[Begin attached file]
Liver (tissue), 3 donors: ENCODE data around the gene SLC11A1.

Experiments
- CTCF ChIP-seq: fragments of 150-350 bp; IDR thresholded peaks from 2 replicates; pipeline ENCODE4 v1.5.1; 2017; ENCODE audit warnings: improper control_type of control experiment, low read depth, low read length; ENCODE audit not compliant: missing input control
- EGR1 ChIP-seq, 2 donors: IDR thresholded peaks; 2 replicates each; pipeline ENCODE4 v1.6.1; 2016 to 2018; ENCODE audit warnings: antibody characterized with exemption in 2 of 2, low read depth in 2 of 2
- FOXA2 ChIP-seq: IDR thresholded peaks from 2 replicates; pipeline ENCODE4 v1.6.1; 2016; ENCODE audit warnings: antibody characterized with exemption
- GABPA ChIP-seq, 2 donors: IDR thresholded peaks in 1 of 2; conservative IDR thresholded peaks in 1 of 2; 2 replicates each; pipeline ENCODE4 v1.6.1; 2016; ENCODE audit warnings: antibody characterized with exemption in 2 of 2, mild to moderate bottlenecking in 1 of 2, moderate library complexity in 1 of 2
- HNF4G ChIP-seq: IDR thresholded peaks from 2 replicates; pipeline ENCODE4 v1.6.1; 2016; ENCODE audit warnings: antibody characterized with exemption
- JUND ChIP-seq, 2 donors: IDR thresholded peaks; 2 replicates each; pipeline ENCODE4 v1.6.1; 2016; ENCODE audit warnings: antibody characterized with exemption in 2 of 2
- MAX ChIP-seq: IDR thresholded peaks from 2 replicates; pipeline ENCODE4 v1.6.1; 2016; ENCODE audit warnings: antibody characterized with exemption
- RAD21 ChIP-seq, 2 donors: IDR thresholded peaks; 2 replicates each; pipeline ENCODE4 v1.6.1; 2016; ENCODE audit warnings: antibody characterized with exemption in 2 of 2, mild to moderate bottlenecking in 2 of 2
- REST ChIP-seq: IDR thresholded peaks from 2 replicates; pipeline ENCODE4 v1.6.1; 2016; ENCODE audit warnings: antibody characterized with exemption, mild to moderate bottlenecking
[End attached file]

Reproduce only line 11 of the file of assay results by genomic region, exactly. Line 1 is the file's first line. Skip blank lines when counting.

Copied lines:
- REST ChIP-seq: IDR thresholded peaks from 2 replicates; pipeline ENCODE4 v1.6.1; 2016; ENCODE audit warnings: antibody characterized with exemption, mild to moderate bottlenecking